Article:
As an ecommerce company, we are constantly tracking metrics. And while many times the metrics we track may change, one metric does not: NPS.
An acronym for “Net Promoter Score,” NPS gives us a direct window into the happiness and loyalty of our customers. Additionally, there is a plethora of research that suggests that companies with high NPS scores also have high growth rates and produce better, long-term revenue. Score! So it makes sense that at One Click we track NPS. But fool you not, this metric is trickier than it seems. Let’s first start by talking about what NPS is and how we calculate it.
What is NPS?
Once a customer has purchased your product or service, they will be asked, “Would you recommend this to a friend?”, and will be asked to submit a number 0-10. If they answer with a “10” that means the customer would 100% recommend you to a friend. Answering with a “1” is the opposite — more along the lines of, “heck no, I hated everything about my experience!” Customers fall into 3 categories: promoters, passives, and detractors.
These are your best, most loyal customers. To be a promoter, a customer must submit a number within the 9-10 range. The promoters are your cheerleaders, your ring-leaders, and the people that can really fuel growth.
Customers who answer in the 7-8 number range are your passives. Ultimately, they neither hurt nor help your overall NPS score, although these are the people you can try to pull into the promoter group.
These are the customers who answer with a score of 0-6 (yes, they may answer with a 0). They are not fans of your product and/or service, and often voice their opinions loudly.
Calculating the Score
To calculate your overall NPS score, you subtract the percentage of detractors from the percentage of the promoters. So, technically, if you have more detractors than promoters your NPS score could be a negative number. Passive customers are neither added nor subtracted from this number. As an e-commerce company, we set our NPS goals by looking at other e-commerce companies known for their customer service. A good place to start is also by looking at industry averages and benchmarks.
How to Track and Monitor NPS
At One Click, when a customer completes an order we send them an NPS survey via email that asks, “Would you recommend this product to a friend?”, as well as if they would like to share any other feedback. We then funnel the data and feedback into DOMO, a business intelligence software program that creates easy-to-use dashboards to analyze results.
Look for Immediate Responses
Don’t let all this valuable customer data pile up! One of the reasons we love DOMO is because it allows us to monitor information on a day-to-day basis — we never go more than 2 or 3 days without checking our NPS feedback. Through DOMO, we have built a dashboard that shows our customers’ emails and their comments so we know exactly what we need to address. Checking this dashboard consistently allows us to find bugs and fix site problems faster. On top of improving our site, reaching out quickly to a customer who had a poor experience can actually earn their trust back. If we see an unhappy customer, we will send them an email with an issue resolution in an effort to improve their overall happiness, and hopefully restore their faith in our brand. We get a lot of positive feedback from our “detractors” when we offer them our fullest attention, and turn their experience around for the better.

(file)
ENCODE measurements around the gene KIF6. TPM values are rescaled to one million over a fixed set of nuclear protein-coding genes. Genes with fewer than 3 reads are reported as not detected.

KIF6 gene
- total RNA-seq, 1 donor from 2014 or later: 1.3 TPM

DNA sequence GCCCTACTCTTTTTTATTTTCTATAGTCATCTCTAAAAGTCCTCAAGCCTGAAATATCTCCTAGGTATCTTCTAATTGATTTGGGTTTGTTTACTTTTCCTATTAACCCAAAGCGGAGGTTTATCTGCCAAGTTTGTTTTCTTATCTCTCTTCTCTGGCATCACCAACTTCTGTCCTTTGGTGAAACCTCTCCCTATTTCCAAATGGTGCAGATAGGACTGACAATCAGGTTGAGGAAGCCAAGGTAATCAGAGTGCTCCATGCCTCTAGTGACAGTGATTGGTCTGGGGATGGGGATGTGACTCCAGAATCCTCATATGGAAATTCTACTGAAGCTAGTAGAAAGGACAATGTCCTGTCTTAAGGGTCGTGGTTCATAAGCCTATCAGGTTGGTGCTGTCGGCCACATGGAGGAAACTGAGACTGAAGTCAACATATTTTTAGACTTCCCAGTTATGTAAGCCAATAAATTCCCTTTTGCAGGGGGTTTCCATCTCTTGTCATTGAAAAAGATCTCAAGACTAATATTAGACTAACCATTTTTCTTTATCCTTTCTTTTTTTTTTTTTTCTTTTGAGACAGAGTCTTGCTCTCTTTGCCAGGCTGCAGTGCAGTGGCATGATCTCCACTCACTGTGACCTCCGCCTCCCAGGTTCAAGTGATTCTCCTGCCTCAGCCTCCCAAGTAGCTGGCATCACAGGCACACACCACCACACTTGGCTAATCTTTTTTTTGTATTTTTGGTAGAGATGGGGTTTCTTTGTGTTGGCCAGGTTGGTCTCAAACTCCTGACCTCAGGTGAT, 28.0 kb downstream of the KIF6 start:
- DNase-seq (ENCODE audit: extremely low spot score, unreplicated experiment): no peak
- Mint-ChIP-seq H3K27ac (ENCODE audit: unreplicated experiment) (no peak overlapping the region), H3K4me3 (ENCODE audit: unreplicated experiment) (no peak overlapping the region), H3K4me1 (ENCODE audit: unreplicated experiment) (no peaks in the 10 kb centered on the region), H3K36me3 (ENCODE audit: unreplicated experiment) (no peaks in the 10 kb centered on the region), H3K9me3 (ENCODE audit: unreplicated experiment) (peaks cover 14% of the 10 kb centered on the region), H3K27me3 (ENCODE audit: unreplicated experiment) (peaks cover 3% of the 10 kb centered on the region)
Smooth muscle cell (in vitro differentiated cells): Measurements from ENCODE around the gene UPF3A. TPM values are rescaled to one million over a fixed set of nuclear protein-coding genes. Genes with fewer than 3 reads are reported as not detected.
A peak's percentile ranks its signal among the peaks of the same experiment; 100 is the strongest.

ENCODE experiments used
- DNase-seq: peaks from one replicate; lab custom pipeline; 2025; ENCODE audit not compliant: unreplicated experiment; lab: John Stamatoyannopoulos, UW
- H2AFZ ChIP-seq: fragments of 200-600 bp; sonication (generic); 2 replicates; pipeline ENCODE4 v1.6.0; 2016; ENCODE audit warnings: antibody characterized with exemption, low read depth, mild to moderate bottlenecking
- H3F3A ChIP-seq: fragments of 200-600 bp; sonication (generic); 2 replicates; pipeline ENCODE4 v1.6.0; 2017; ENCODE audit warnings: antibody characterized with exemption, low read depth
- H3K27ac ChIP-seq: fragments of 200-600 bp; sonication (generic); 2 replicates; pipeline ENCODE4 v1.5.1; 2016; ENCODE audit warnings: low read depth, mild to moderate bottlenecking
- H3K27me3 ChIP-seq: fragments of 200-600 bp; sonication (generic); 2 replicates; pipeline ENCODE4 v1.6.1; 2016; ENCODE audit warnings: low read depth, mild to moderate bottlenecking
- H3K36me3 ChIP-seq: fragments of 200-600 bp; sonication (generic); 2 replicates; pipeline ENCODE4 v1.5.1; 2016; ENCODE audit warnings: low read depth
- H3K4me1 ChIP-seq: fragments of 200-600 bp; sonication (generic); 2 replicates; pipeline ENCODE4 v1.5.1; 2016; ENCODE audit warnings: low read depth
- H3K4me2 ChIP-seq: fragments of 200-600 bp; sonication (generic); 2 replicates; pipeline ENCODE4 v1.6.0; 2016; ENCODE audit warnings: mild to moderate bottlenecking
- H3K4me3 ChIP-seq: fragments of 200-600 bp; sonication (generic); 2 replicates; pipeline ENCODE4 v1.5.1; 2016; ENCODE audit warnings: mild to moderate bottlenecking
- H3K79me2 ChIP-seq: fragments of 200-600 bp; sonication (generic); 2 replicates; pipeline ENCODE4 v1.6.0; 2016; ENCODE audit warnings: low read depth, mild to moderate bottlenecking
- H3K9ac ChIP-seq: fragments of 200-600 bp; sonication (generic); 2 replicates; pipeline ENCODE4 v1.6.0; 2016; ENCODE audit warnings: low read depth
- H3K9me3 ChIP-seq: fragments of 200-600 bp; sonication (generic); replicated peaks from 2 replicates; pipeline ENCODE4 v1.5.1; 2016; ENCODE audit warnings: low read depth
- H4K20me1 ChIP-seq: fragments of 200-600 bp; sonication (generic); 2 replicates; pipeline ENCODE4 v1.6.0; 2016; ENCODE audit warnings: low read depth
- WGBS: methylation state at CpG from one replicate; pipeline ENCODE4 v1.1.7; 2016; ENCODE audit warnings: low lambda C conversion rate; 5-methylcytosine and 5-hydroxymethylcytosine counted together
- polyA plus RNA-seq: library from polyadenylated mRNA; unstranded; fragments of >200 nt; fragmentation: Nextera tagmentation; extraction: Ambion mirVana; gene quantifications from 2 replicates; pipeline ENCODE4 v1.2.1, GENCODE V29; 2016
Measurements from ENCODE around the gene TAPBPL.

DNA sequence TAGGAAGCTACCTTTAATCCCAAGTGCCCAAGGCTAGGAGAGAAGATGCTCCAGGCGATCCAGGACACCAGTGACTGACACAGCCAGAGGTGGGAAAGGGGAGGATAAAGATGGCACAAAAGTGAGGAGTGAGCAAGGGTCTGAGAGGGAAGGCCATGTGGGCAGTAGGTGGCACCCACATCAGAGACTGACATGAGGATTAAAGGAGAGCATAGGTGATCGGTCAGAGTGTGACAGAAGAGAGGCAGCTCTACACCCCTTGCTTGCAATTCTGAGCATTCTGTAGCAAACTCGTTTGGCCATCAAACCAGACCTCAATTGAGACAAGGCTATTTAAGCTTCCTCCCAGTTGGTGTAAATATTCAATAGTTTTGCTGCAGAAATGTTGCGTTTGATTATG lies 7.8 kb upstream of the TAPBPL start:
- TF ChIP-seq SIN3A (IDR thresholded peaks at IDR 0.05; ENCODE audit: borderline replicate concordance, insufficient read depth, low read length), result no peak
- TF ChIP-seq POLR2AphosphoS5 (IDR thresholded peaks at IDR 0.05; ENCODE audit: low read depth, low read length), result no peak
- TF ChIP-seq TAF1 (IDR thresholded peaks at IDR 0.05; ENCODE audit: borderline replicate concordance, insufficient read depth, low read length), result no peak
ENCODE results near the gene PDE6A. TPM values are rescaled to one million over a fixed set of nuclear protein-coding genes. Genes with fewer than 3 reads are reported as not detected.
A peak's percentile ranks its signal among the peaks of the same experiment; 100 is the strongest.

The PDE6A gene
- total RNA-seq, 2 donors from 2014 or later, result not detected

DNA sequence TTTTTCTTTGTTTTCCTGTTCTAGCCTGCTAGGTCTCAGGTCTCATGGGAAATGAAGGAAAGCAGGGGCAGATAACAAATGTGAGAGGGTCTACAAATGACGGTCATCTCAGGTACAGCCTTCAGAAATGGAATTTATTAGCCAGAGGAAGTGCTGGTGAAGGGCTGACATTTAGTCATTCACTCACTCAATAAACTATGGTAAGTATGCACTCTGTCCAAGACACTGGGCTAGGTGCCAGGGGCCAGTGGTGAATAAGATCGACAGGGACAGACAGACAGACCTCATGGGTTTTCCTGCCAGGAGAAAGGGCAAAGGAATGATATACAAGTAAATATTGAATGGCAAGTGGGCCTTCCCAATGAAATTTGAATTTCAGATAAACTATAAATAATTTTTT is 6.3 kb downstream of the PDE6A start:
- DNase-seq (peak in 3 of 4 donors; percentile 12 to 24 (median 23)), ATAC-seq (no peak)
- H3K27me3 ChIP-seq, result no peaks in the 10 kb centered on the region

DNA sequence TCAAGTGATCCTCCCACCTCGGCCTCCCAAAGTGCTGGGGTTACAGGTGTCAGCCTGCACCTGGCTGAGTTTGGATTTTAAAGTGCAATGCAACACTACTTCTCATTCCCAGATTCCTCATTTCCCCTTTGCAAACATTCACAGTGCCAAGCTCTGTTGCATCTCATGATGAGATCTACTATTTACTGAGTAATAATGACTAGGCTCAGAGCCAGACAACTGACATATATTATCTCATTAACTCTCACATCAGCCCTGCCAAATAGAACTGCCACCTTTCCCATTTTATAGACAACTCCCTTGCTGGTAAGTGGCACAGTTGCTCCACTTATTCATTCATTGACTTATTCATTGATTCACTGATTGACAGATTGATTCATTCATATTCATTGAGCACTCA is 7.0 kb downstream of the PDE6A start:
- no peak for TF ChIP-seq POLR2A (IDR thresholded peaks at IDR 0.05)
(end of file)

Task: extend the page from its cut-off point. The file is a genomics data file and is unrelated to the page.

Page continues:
Send Out Weekly Reports
Every week we send out an NPS report to the entire company that not only addresses our NPS scores, but also tracks trends we see among our customers. From our marketing department to our tech team, our customer feedback touches every single department, and this shared report gives department leaders a chance to create action plans for consistent customer issues.
Look for the Trends
After tracking NPS and customer feedback for a couple months, you may start to notice things customers ask for time and time again. I’m talking about overarching trends, not a single one-off comment. If one customer says they would like more more lifestyle pictures on our website, we probably won’t make that project a priority. On the other hand, if customers consistently ask for more lifestyle pictures over the course of a few months, then we know it’s something we should test. Although the negative often shouts the loudest, it’s extremely important to also make note of the positive feedback we collect through NPS feedback. While negative comments can help us quickly resolve issues like major site bugs, focusing on the positive actually gives you equally important information — it paints a picture about who you are as a company and what you are doing well. For example, if there are consistent comments about how easy it is to use your site, you now know that usability and UX is something your team can own and even find ways to make it better.
After you have determined trends in your customer feedback, it’s time to make improvements! Our customers’ comments drive suggestions to different departments, and help us realize internal issues. For example, our merchandising team examines which products receive the worst NPS scores weekly and investigate. This consistent process allows us to quickly remove defective or damaged products from our website to save additional customers from receiving unsatisfactory products.
Finally, monitor the changes you make. This is the only way you will start to increase your NPS score, and ultimately, your customers’ happiness and experience. Listen consistently and make improvements. It’s a constant battle. Find the bugs faster and fix them. Test elements on your site that your customers want. Reevaluate. It’s all about listening and making small steps to improve your customer’s experience. And if you win at this process, they will become your biggest advocates! Angie Stocklin is Co-Founder and COO at One Click.